Limited Taxation
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CLT Update
Monday, January 17, 2000


"Left-winger" and WBZ-TV news anchor Jack Williams' recent column did not get a free ride. Today's Boston Herald ran two letters to the editor critiquing it; one by long-time CLT member John Motta, the other by Barbara. I'll keep you posted if any others are published.

Also, noted in yesterday's Boston Globe, former Democratic National Committee chairman and top-tier Democrat fund-raiser Steve Grossman "has pledged personal and financial support" to defeat our rollback of the 1989 "temporary" income tax increase. Add that to funds extracted from indentured teachers and hapless AFL-CIO members by their greedy union bosses and the Gimme Lobby will not lack for funds in the ballot campaign ahead.

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Chip Ford

PS.  Today we've added a new section to our website, "Teacher's Aid to Independence from the Grip of Union Bosses." It provides information for teachers and other union members about and including the "Beck Decision" and how they can opt out of paying for union political causes with which they disagree.

The Boston Herald
Monday, January 17, 2000

Williams doesn't fly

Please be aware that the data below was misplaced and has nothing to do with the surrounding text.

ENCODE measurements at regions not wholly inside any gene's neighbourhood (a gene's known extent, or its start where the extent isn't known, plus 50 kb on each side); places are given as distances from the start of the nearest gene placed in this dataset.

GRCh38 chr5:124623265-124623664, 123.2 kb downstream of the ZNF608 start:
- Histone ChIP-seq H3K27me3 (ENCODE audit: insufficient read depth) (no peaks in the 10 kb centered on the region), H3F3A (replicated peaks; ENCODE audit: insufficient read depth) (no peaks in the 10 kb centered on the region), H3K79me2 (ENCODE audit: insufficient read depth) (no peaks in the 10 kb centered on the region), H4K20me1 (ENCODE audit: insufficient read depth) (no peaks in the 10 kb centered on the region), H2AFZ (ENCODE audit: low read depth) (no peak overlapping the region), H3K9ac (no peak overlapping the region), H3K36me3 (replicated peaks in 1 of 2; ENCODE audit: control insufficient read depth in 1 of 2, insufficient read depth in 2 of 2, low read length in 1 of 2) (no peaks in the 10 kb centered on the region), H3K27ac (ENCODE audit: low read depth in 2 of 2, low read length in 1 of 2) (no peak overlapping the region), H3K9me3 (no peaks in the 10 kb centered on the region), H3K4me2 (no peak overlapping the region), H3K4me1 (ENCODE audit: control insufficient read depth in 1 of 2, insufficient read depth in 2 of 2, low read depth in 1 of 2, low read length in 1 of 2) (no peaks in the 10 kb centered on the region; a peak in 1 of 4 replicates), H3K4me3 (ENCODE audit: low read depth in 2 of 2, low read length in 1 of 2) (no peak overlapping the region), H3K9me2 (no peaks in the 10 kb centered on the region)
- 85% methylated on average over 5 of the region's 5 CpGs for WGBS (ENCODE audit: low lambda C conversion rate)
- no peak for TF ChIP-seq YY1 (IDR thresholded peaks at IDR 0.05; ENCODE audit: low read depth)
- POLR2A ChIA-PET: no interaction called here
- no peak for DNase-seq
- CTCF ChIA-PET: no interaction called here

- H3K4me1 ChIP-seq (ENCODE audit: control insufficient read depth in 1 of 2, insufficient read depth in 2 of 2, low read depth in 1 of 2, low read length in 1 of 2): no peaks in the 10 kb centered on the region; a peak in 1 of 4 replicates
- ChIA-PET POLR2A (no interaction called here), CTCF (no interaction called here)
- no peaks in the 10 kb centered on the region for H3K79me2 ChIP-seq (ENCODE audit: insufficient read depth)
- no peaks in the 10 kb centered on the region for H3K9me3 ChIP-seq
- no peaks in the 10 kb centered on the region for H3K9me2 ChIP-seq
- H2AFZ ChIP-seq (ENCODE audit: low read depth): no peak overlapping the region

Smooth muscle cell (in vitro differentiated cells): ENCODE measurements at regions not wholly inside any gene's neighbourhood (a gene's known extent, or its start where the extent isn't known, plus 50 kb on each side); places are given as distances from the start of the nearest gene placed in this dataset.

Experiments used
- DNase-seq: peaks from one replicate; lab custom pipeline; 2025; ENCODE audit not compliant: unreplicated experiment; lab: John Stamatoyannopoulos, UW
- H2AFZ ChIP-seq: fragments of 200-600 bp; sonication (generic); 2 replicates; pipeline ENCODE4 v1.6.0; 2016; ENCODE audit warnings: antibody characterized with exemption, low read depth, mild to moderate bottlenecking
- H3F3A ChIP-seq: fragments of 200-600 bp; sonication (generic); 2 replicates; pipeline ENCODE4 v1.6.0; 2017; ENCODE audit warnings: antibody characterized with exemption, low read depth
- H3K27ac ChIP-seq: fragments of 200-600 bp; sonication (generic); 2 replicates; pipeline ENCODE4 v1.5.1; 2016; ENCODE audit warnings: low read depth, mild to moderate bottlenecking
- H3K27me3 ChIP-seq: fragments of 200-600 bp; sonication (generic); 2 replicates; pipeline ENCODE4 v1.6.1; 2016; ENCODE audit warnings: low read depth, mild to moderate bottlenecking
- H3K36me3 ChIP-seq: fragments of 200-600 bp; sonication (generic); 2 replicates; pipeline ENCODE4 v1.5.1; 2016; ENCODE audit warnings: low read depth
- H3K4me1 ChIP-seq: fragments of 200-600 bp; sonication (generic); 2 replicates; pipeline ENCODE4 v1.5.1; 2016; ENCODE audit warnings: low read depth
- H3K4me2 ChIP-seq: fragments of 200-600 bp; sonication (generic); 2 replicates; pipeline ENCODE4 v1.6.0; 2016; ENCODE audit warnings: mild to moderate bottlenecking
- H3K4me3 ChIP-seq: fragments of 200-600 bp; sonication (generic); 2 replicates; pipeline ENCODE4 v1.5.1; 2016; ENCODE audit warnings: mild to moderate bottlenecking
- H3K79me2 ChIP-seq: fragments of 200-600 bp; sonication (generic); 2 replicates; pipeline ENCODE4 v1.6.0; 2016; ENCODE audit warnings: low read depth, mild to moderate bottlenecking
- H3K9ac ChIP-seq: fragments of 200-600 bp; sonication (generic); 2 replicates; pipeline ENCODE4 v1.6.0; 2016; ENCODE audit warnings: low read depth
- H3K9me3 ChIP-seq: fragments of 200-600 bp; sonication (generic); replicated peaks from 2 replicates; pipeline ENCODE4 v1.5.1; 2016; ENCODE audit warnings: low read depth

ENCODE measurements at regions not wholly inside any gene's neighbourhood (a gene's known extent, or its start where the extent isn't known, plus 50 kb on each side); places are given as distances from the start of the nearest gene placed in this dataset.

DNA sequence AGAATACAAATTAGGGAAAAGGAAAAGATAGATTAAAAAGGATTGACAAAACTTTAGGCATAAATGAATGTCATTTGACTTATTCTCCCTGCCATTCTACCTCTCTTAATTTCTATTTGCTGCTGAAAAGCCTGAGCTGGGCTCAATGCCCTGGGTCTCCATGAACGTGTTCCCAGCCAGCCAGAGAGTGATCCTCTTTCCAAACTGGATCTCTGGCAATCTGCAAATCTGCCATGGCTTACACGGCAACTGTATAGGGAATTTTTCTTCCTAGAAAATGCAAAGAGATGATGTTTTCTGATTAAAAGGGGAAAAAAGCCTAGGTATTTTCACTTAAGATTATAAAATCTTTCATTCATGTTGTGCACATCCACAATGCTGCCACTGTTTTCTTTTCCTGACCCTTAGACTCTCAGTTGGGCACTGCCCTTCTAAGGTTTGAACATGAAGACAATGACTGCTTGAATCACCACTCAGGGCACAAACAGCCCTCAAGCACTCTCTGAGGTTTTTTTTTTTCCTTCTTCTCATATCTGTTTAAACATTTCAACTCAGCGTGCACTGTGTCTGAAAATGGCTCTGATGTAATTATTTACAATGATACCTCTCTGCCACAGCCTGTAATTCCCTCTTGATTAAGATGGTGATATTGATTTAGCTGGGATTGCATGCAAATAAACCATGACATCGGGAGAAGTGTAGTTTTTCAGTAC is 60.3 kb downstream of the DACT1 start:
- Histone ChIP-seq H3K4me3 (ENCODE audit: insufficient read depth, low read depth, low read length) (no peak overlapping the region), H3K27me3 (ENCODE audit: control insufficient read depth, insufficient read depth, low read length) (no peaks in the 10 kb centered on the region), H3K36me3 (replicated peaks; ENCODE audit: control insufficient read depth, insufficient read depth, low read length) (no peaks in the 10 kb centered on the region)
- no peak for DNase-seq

Jack Williams' column is typical of the liberal media ("There's lesson in Washington ballot woes," Jan. 14). He uses derogatory terms such as "right-winger," "greed-inducing promise" and "believers in the tooth fairy" to try to get his points across. Reminds me of the Clintons' "vast right-wing conspiracy." Left-winger Williams should more carefully choose his words.

-- John Motta, Plymouth

Same old hysteria

Jack Williams was doing TV news in 1980 so he should recognize the hysteria that follows the passage of a tax limitation ballot initiative ("There's lesson in Washington ballot woes," Jan. 14).

Massachusetts' Proposition 2 was attacked the same way that Washington's Initiative 695 is being attacked, with dire predictions of disaster that never happens.

Williams has also been covering the news about the Massachusetts state surplus, the doubling of the budget in the past 12 years and the tax increases that were supposed to be used for bridges and roads. His arguments do not reflect these facts. I suppose it's OK for a TV anchor to just read the news without comprehending it, but when one becomes a columnist, it's time to connect the dots and understand the issues.

-- Barbara Anderson
Executive Director
Citizens for Limited Taxation

The Boston Sunday Globe
January 16, 2000

By Globe Staff


Grossman is beginning to speak,
act like a candidate for governor

Former Democratic National Committee chairman Steve Grossman is acting more and more like a candidate for governor in 2002. Grossman is accepting many speaking engagement invitations, has pledged personal and financial support for the campaign to oppose Governor Paul Cellucci's ballot initiative this fall to roll back the state income tax, and is meeting with potential fund-raisers. Last Monday, Grossman had lunch with about 10 top money people from the 1998 gubernatorial campaign of Scott Harshbarger. The meeting was arranged by Boston attorney Richard Glovsky, who has pledged his support if Grossman, as it appears he will, decides to make his first run for public office. Glovsky was chief fund-raiser for Harshbarger, who has said he is not considering a second campaign for governor.

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